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This article has been peer-reviewed. It is the author's final published version in Frontiers in Oncology, Volume 9, Issue 32, July 2019, Article number 656.

The published version is available at Copyright © Kumar et. al.


Background: Head and neck squamous cell carcinoma (HNSCC) exists within a microenvironment rich in immune cells. Macrophages are particularly abundant in and around tumor tissue, and have been implicated in the growth, malignancy, and persistence of HNSCC (1). However, current literature reports variable degrees of association between the density of tumor-associated macrophages (TAMs) and clinicopathologic markers of disease (2, 3). These inconsistent findings may be a result of differences in approach to TAM detection. Authors have measured total TAMs in tumor tissue, while others have stained tumor samples for individual subtypes of TAMs, which include pro-inflammatory (M1-like) and immunosuppressive (M2-like). Our aim is to more clearly define the prognostic significance of the phenotypes of tumor-associated macrophages in HNSCC. Methods: We conducted a meta-analysis of the existing publications investigating the relationship between TAMs (total and M2-like subtype) and T stage, nodal involvement, vascular invasion, lymphatic invasion, and tumor differentiation (Figure 1). A total of 12 studies were included. Forest plots and risk ratios were generated to report overall effect. Results: Higher density of both total and M2-like subtype of TAMs in the tumor microenvironment is associated with advanced T stage, increased rates of nodal positivity, presence of vascular invasion, and presence of lymphatic invasion (p < 0.0001; Figures 2–9). There is no significant association between TAM density, either total or M2-like subtype, and tumor differentiation (Figures 10, 11). Conclusions: Increased density of TAMs, including those of the M2-like phenotype, correlate with poor clinicopathologic markers in HNSCC. Our findings warrant additional investigation into the subpopulations of TAMs, the mechanisms behind their recruitment and differentiation, and the associated influence of each phenotype on tumor growth and invasion. A greater understanding of TAM dynamics in HNSCC is critical for directing further research and employing TAM-targeted adjunct therapies.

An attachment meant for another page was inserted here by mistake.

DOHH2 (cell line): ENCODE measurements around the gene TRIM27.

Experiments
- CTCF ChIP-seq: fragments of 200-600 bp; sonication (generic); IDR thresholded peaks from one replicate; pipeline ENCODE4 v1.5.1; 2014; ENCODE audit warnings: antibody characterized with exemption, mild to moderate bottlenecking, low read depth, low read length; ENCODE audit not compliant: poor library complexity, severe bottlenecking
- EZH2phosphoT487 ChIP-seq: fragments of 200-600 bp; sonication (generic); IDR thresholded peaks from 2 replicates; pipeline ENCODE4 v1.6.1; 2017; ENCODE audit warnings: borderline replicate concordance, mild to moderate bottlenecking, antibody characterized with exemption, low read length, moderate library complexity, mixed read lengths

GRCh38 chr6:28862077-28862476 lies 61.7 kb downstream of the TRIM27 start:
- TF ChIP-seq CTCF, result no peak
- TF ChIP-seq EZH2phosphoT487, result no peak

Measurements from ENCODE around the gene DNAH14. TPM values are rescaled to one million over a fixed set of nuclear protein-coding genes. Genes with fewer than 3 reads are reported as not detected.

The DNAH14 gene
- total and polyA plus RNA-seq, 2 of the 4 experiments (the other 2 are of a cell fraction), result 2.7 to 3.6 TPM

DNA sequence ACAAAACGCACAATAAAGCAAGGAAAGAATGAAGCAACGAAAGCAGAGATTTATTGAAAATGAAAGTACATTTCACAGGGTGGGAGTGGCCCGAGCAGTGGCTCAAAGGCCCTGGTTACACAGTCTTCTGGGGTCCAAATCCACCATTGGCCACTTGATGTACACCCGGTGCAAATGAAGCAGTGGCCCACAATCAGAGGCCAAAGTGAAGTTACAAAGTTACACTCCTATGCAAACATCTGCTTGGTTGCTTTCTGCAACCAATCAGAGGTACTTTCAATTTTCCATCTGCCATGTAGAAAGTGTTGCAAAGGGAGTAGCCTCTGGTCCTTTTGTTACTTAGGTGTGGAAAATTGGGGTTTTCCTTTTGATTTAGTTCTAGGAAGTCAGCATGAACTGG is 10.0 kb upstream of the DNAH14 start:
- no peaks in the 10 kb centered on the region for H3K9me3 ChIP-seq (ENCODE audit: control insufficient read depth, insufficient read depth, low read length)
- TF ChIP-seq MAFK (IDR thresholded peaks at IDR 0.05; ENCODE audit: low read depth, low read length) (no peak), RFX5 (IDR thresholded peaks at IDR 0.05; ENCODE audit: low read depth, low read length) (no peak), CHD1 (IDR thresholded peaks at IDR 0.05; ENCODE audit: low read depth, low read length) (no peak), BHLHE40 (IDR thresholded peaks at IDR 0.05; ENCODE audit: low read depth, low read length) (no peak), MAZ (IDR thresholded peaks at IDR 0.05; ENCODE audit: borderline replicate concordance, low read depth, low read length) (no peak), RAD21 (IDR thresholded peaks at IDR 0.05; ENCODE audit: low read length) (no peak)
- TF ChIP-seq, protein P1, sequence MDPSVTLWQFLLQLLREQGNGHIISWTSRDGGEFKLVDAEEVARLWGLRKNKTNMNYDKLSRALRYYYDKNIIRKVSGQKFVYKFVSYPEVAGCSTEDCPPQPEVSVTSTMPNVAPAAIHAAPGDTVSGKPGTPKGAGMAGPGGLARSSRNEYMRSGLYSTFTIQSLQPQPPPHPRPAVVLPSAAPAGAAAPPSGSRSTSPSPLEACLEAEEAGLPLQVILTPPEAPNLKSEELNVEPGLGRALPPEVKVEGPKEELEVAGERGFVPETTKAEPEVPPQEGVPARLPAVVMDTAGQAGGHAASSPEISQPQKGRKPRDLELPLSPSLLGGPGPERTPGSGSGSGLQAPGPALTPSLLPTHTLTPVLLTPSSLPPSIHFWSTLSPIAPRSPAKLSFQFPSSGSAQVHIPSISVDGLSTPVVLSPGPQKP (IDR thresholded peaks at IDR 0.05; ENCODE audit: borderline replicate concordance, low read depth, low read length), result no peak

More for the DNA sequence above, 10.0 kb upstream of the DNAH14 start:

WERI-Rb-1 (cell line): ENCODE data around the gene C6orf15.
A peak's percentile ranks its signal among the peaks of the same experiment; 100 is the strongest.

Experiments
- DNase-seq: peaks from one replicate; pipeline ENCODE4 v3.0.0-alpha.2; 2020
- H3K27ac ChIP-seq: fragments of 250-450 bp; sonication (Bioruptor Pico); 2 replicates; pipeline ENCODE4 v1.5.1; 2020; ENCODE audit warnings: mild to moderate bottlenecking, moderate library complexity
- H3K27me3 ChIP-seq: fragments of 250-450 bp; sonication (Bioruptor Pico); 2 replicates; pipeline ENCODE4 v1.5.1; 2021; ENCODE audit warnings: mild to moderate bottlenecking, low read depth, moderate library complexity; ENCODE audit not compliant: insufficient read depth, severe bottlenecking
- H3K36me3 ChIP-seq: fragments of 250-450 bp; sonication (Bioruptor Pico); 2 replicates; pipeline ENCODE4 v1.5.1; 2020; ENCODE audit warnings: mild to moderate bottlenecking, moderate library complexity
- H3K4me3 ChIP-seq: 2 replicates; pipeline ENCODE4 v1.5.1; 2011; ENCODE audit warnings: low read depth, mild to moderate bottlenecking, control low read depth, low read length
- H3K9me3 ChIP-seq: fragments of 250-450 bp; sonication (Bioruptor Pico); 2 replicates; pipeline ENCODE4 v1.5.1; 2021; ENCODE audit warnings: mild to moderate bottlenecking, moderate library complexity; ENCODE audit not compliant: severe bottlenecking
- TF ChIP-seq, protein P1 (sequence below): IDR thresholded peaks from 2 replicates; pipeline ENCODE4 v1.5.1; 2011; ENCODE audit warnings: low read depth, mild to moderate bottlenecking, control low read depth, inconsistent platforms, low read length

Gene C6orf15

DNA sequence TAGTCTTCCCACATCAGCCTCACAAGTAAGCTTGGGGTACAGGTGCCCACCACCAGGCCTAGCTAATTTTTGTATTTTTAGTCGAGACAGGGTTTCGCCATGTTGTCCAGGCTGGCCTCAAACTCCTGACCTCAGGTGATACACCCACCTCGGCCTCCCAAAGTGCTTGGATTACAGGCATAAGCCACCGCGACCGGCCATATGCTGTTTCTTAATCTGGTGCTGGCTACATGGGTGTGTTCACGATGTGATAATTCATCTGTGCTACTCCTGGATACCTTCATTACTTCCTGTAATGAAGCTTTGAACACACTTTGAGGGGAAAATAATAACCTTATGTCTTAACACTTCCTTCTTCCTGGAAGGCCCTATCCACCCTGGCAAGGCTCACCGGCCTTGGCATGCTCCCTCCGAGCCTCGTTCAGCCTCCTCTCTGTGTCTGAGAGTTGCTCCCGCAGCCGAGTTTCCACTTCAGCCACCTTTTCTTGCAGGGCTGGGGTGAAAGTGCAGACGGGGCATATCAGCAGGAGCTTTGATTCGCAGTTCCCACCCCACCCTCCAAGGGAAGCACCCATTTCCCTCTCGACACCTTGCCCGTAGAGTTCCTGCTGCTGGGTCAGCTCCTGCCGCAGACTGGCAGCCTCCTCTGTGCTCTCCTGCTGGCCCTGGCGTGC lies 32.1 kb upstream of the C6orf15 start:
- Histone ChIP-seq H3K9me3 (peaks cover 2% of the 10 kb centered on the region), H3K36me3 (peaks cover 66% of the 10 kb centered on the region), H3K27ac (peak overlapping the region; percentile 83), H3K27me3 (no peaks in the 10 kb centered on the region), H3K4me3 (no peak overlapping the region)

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Creative Commons License
This work is licensed under a Creative Commons Attribution 4.0 License.

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